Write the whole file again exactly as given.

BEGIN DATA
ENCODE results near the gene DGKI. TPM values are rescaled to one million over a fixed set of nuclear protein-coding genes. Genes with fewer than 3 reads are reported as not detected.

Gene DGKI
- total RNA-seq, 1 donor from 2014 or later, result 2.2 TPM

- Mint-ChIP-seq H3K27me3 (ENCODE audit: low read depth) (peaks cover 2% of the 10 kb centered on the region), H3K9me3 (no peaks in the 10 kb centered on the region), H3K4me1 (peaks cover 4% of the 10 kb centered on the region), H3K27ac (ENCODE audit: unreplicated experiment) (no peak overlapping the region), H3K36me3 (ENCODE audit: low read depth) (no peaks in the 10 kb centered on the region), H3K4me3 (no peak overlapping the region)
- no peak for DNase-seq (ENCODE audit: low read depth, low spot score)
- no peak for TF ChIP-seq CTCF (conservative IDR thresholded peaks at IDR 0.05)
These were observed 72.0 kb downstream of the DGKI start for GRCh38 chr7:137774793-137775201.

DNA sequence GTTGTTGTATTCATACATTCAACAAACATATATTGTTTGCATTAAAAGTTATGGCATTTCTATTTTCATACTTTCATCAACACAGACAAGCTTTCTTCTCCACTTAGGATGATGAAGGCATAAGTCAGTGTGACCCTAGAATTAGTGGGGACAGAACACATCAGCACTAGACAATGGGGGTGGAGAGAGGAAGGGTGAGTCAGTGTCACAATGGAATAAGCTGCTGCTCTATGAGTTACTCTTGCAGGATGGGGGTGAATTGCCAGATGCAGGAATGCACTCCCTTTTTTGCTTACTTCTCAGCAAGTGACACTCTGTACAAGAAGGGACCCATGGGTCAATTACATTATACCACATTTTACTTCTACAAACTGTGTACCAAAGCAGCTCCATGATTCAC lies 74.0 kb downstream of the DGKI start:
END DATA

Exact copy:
ENCODE results near the gene DGKI. TPM values are rescaled to one million over a fixed set of nuclear protein-coding genes. Genes with fewer than 3 reads are reported as not detected.

Gene DGKI
- total RNA-seq, 1 donor from 2014 or later, result 2.2 TPM

- Mint-ChIP-seq H3K27me3 (ENCODE audit: low read depth) (peaks cover 2% of the 10 kb centered on the region), H3K9me3 (no peaks in the 10 kb centered on the region), H3K4me1 (peaks cover 4% of the 10 kb centered on the region), H3K27ac (ENCODE audit: unreplicated experiment) (no peak overlapping the region), H3K36me3 (ENCODE audit: low read depth) (no peaks in the 10 kb centered on the region), H3K4me3 (no peak overlapping the region)
- no peak for DNase-seq (ENCODE audit: low read depth, low spot score)
- no peak for TF ChIP-seq CTCF (conservative IDR thresholded peaks at IDR 0.05)
These were observed 72.0 kb downstream of the DGKI start for GRCh38 chr7:137774793-137775201.

DNA sequence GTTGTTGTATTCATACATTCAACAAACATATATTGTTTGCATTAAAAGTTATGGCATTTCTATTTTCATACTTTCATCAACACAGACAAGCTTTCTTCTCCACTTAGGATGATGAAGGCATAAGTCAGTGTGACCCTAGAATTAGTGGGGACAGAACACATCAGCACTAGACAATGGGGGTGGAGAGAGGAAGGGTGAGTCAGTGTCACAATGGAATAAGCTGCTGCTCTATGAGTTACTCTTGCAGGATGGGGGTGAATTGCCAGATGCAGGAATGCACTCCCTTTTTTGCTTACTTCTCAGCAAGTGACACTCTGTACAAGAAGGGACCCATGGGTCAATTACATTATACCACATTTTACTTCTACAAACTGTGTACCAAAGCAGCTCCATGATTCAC lies 74.0 kb downstream of the DGKI start: